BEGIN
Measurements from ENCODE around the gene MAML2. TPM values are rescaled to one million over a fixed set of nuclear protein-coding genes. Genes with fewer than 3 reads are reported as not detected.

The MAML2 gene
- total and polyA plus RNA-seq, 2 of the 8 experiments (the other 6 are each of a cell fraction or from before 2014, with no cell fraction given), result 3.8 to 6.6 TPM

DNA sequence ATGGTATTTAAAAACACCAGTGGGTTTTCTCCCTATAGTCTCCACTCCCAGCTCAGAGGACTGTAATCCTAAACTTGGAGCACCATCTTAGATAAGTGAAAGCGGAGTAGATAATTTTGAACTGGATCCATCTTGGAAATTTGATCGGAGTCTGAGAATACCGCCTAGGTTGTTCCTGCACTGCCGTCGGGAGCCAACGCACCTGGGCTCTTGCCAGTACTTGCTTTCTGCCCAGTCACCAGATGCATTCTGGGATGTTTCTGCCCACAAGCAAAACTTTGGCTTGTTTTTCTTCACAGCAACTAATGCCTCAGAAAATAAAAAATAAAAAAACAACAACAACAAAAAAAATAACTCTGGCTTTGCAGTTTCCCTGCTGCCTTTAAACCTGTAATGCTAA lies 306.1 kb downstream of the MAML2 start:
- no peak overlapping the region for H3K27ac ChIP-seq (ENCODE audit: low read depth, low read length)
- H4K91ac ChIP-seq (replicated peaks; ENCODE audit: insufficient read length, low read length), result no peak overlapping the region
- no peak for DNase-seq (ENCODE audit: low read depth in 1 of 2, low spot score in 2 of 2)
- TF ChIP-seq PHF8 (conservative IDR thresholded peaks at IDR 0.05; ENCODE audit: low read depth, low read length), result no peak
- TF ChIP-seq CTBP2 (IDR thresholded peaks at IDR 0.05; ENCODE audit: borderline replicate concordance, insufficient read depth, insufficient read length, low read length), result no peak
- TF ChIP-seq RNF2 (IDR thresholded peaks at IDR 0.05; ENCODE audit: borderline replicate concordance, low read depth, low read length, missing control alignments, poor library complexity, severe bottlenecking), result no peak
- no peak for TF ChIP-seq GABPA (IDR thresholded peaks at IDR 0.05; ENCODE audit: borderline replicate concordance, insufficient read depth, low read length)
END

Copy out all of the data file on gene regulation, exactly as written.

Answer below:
Measurements from ENCODE around the gene MAML2. TPM values are rescaled to one million over a fixed set of nuclear protein-coding genes. Genes with fewer than 3 reads are reported as not detected.

The MAML2 gene
- total and polyA plus RNA-seq, 2 of the 8 experiments (the other 6 are each of a cell fraction or from before 2014, with no cell fraction given), result 3.8 to 6.6 TPM

DNA sequence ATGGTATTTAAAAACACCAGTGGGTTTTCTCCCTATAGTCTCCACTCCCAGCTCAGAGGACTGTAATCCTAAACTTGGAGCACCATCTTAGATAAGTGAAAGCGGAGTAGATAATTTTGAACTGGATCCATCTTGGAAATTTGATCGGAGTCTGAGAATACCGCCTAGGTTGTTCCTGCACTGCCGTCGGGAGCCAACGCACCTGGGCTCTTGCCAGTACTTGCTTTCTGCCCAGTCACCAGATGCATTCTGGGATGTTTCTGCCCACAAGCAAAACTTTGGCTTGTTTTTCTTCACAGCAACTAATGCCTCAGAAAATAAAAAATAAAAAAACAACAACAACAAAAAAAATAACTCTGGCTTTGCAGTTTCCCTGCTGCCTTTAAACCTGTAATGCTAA lies 306.1 kb downstream of the MAML2 start:
- no peak overlapping the region for H3K27ac ChIP-seq (ENCODE audit: low read depth, low read length)
- H4K91ac ChIP-seq (replicated peaks; ENCODE audit: insufficient read length, low read length), result no peak overlapping the region
- no peak for DNase-seq (ENCODE audit: low read depth in 1 of 2, low spot score in 2 of 2)
- TF ChIP-seq PHF8 (conservative IDR thresholded peaks at IDR 0.05; ENCODE audit: low read depth, low read length), result no peak
- TF ChIP-seq CTBP2 (IDR thresholded peaks at IDR 0.05; ENCODE audit: borderline replicate concordance, insufficient read depth, insufficient read length, low read length), result no peak
- TF ChIP-seq RNF2 (IDR thresholded peaks at IDR 0.05; ENCODE audit: borderline replicate concordance, low read depth, low read length, missing control alignments, poor library complexity, severe bottlenecking), result no peak
- no peak for TF ChIP-seq GABPA (IDR thresholded peaks at IDR 0.05; ENCODE audit: borderline replicate concordance, insufficient read depth, low read length)